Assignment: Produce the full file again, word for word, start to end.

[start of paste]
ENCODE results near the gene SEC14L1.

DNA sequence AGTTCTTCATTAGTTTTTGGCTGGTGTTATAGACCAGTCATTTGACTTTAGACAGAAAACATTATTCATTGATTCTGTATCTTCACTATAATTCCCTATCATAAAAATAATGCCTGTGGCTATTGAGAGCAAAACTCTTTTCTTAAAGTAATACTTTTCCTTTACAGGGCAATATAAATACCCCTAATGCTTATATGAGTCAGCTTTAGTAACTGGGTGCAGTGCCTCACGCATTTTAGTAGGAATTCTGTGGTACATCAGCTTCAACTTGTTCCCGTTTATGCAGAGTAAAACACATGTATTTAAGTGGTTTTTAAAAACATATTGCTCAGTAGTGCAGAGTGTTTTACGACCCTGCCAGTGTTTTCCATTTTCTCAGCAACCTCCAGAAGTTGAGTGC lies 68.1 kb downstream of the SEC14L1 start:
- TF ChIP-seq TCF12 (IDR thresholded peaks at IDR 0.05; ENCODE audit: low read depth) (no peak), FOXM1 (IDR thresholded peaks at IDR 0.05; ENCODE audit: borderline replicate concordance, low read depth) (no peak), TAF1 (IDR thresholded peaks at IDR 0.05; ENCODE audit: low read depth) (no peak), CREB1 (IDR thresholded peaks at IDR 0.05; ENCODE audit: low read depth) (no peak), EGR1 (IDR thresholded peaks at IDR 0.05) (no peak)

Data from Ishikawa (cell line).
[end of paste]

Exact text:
ENCODE results near the gene SEC14L1.

DNA sequence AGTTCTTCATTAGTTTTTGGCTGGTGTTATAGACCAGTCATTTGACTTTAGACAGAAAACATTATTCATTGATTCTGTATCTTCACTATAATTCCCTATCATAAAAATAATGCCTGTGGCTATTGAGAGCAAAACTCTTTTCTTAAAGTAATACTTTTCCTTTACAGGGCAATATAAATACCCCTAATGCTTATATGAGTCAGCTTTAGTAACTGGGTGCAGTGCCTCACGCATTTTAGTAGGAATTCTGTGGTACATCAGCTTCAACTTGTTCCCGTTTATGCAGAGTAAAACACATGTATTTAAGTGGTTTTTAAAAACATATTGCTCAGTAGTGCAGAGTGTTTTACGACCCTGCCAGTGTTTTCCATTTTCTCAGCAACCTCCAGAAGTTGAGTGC lies 68.1 kb downstream of the SEC14L1 start:
- TF ChIP-seq TCF12 (IDR thresholded peaks at IDR 0.05; ENCODE audit: low read depth) (no peak), FOXM1 (IDR thresholded peaks at IDR 0.05; ENCODE audit: borderline replicate concordance, low read depth) (no peak), TAF1 (IDR thresholded peaks at IDR 0.05; ENCODE audit: low read depth) (no peak), CREB1 (IDR thresholded peaks at IDR 0.05; ENCODE audit: low read depth) (no peak), EGR1 (IDR thresholded peaks at IDR 0.05) (no peak)

Data from Ishikawa (cell line).